It's attention to period-correct details that set the customized Plymouth apart, like the red rims, wide white portawalls and the classy '59 Lancer hubcaps, painstakingly hand-painted to match the car's color scheme at the kitchen table. The center bullets were also added; tires are 205/75R/15 Firestones.
The curvaceous rear end of the car is accented with the stock ribbed bumper, dual straight pipe outlets and white decklid trim. The `Flatheads Forever' tag gives away the fact this old MoPar is still powered by its original 218 cubic inch 6-cylinder engine.
Your eyes aren't playing tricks on you. The white tuck and roll upholstery was designed and sewn in a fan shape by Mike's Custom Upholstery. The theme continues throughout the interior, right on into the trunk compartment.
Tasteful pinstriping accents were added to the Plymouth by three different local automotive artisans. The top chop performed by Chaotic Customs in Mulvane is virtually undectable, with the back windshield laid forward to improve the car's lines.
This view reveals a lot about the old school approach used on the car: dummy triple-outlet lakes pipes, chrome gravel guards and the color-keyed Lancer wheel covers tucked up inside the wheel wells, thanks to 2-inch lowering blocks. Rear tires are 235/75R/15 Firestones, which work well with the overdrive manual transmission.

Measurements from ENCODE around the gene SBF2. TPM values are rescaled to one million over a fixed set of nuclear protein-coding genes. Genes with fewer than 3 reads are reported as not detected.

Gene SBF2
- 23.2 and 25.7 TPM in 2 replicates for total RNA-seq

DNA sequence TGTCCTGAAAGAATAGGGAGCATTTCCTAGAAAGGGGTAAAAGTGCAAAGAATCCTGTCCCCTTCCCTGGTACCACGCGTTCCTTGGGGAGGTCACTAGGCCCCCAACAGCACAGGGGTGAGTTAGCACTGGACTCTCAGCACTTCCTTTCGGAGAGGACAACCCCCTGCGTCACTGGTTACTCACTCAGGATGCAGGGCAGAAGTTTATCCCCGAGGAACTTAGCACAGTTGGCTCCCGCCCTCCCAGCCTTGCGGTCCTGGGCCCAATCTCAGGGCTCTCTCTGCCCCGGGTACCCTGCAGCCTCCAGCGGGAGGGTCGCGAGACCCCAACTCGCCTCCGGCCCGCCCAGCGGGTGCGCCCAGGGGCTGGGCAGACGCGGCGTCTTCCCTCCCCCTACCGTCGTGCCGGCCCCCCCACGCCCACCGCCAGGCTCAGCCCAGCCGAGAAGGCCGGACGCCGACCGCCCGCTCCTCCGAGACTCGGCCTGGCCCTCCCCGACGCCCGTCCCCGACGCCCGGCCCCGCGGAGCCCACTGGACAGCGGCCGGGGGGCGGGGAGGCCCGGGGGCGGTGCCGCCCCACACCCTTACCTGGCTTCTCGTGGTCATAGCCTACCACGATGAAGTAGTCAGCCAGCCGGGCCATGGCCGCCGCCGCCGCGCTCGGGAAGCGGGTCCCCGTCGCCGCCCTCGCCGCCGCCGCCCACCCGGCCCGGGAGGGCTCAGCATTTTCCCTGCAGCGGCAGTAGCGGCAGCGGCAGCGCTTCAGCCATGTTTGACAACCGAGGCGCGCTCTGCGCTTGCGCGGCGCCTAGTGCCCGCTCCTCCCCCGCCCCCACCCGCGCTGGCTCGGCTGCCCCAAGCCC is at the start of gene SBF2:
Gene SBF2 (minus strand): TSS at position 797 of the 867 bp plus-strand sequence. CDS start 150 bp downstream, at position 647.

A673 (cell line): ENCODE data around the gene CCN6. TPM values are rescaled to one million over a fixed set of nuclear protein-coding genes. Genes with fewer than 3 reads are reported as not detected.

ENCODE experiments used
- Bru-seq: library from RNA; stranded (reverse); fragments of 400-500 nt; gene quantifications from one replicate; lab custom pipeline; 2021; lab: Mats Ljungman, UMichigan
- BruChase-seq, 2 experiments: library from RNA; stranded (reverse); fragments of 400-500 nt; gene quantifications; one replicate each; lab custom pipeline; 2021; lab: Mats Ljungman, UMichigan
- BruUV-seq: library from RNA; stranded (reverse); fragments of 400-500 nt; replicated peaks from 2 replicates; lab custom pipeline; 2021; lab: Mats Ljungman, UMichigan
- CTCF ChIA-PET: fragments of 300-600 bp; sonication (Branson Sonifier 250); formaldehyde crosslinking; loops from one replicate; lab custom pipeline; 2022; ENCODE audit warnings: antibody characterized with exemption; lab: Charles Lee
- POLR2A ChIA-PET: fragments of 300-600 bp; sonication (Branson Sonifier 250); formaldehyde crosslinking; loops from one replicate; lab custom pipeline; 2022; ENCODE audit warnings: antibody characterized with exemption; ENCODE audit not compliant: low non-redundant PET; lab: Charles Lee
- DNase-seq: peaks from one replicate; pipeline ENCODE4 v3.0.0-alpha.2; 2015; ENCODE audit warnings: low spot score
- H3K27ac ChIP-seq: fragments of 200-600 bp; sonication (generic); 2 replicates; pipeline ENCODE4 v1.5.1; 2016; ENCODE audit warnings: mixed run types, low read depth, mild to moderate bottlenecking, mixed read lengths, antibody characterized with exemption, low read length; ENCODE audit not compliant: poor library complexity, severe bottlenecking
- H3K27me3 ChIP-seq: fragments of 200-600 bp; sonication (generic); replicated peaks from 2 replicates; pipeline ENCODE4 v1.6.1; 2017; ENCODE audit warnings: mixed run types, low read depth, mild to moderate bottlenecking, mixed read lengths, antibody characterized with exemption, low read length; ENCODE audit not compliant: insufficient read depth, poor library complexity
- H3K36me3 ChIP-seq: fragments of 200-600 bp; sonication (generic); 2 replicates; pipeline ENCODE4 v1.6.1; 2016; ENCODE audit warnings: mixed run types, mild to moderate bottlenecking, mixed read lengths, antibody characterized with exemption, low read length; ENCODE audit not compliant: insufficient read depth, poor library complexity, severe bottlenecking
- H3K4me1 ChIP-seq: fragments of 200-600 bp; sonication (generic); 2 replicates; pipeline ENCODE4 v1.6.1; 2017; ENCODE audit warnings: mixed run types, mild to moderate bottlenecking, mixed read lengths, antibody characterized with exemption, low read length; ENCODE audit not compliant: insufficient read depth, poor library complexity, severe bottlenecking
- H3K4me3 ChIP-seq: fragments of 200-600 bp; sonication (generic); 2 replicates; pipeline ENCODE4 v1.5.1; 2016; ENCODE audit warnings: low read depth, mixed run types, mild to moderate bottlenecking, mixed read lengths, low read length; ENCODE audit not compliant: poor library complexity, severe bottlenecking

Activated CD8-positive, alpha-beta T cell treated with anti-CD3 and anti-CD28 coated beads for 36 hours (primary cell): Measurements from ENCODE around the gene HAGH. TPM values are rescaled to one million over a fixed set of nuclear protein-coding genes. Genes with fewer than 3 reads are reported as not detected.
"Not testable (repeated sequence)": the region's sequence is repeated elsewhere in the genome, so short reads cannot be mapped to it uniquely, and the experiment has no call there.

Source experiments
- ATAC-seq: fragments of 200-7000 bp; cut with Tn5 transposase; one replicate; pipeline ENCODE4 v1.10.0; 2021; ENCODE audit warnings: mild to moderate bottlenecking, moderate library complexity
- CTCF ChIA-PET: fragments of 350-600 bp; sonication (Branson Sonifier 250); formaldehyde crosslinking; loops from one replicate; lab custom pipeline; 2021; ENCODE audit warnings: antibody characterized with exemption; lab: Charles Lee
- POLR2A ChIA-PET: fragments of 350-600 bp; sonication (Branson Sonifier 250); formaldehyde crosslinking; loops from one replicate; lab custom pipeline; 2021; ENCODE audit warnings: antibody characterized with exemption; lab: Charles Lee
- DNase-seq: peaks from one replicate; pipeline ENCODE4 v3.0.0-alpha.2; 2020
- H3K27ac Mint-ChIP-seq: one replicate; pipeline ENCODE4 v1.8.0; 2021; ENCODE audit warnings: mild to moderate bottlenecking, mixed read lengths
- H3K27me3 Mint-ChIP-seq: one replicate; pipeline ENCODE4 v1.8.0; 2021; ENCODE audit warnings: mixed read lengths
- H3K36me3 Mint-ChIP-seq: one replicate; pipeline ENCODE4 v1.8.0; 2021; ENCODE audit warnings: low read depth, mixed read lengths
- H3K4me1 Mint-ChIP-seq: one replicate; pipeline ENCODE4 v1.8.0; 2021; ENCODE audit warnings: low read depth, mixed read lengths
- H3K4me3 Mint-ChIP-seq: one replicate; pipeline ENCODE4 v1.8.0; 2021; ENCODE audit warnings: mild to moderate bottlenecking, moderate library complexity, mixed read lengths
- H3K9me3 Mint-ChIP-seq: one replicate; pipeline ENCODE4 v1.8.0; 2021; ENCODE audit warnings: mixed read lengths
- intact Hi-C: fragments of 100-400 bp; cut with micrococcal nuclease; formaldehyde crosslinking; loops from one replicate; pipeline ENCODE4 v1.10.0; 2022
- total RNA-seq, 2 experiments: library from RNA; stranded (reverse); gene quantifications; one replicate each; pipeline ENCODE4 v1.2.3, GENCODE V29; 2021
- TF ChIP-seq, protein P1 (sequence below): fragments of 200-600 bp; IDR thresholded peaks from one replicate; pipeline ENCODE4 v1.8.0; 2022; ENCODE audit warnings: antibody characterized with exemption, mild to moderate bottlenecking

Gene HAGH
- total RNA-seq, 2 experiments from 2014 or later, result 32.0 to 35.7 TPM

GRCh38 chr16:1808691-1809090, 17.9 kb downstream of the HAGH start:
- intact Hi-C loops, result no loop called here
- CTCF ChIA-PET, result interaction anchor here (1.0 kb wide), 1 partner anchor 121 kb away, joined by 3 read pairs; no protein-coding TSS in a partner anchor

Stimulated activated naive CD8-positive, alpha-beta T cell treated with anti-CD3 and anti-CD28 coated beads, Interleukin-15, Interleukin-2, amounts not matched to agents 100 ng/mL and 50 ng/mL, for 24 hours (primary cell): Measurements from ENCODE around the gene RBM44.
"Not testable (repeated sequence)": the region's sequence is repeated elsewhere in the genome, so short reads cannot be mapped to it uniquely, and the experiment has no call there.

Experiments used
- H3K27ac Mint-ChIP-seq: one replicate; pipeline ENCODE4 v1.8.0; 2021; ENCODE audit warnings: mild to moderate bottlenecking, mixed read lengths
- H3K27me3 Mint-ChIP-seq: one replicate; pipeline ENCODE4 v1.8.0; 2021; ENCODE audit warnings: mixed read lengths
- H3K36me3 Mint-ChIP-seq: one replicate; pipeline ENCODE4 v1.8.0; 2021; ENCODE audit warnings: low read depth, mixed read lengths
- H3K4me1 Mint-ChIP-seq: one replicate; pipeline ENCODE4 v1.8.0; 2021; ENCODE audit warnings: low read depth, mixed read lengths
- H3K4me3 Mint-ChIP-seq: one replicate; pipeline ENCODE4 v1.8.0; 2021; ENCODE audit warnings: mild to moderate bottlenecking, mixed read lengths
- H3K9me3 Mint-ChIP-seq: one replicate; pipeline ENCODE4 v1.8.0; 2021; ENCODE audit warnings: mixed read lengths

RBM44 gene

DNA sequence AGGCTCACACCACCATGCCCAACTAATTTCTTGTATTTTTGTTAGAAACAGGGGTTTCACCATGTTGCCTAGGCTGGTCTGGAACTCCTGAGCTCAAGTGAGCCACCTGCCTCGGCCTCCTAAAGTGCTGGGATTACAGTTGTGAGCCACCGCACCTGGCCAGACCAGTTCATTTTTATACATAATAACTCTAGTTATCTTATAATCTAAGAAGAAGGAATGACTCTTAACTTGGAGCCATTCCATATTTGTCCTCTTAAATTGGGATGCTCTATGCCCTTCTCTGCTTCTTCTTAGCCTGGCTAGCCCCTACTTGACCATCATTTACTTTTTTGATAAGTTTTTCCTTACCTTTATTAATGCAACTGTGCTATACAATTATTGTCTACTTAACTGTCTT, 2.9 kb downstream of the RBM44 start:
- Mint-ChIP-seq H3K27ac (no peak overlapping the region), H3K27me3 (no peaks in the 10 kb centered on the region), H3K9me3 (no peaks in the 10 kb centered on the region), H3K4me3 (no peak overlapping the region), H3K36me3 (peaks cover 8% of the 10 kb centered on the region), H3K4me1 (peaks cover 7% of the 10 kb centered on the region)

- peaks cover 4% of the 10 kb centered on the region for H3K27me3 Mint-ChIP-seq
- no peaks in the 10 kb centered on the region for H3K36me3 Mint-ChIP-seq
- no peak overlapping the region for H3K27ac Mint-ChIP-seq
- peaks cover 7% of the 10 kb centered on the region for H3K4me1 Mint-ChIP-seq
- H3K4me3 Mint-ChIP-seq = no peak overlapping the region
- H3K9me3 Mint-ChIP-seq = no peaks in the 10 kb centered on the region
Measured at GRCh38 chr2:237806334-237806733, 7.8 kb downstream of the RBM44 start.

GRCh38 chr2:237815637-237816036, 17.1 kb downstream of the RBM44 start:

You have to look closely to pick up the fact the Plymouth's hood was sectioned to give it a sleeker fit with the car's new, lower silhouette. The three-bar horizontal grille needed only a good polishing to look factory-fresh.
Rob Robinson had planned to transplant a 318 cubic inch MoPar V-8 into the old Plymouth, but wisely chose to stick with the flathead 6 after splitting the exhaust and running it out through a pair of straight pipes. Old-timers told him it was the only way to go and he says they were right.
The only upgrades under the re-sectioned hood are a chrome air cleaner and a 12-volt ignition system. The old flathead 6 `runs like a charm' and doesn't burn a drop of oil according to the owner. Engine compartment detailing is on the 'to-do list' but the venerable flathead will go back in when it's done.
Rob and Eillen Robinson compromised on the details of their '49 Plymouth custom: she agreed to the top chop and sectioned hood after he agreed to forget about suede paint and flames. They're justifiably proud of how the car turned out.
The iconic Plymouth `flying ship' hood emblem was a hard to piece to source, according to Eillen, who discovered that each year the emblem was changed slightly. She located the correct '49 piece for sale online after a long search.